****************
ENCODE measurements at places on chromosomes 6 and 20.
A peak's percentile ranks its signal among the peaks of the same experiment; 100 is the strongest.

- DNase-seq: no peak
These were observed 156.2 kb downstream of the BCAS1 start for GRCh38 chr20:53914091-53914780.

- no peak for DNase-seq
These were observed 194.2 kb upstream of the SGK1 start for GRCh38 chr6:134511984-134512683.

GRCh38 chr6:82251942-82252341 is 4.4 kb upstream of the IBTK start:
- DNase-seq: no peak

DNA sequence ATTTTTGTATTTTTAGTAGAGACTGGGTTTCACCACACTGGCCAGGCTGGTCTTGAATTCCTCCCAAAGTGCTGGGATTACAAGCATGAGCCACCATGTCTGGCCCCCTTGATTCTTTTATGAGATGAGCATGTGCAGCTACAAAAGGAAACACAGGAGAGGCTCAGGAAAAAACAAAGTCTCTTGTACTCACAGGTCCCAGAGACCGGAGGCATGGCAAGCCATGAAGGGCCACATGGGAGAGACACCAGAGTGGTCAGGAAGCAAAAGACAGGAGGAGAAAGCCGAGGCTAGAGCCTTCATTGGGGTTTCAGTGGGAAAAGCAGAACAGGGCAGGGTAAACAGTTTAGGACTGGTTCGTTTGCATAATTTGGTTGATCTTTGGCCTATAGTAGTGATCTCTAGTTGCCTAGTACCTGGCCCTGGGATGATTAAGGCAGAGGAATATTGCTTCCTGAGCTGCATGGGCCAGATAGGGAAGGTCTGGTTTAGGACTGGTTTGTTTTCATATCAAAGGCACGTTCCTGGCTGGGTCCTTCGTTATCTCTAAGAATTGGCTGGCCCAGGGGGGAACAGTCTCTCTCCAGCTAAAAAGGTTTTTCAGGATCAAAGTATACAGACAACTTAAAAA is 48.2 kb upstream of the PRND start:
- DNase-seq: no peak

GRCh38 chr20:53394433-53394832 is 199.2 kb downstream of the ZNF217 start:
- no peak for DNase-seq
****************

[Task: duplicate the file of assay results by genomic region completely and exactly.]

ENCODE measurements at places on chromosomes 6 and 20.
A peak's percentile ranks its signal among the peaks of the same experiment; 100 is the strongest.

- DNase-seq: no peak
These were observed 156.2 kb downstream of the BCAS1 start for GRCh38 chr20:53914091-53914780.

- no peak for DNase-seq
These were observed 194.2 kb upstream of the SGK1 start for GRCh38 chr6:134511984-134512683.

GRCh38 chr6:82251942-82252341 is 4.4 kb upstream of the IBTK start:
- DNase-seq: no peak

DNA sequence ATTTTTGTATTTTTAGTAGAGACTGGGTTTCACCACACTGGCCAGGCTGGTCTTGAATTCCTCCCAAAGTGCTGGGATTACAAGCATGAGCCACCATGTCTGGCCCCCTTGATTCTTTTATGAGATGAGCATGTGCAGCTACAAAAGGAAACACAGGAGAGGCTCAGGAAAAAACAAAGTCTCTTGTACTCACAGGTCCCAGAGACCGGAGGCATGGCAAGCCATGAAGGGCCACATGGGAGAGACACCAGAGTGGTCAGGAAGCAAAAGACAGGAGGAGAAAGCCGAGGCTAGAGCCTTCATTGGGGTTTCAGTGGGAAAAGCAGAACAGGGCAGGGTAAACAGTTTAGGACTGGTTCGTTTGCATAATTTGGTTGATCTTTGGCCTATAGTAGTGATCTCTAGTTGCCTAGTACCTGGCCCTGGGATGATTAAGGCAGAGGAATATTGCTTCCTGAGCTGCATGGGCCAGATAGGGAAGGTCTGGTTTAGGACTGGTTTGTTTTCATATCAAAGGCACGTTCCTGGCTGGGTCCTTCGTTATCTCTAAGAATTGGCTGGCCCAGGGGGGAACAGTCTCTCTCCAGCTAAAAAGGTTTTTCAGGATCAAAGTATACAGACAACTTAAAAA is 48.2 kb upstream of the PRND start:
- DNase-seq: no peak

GRCh38 chr20:53394433-53394832 is 199.2 kb downstream of the ZNF217 start:
- no peak for DNase-seq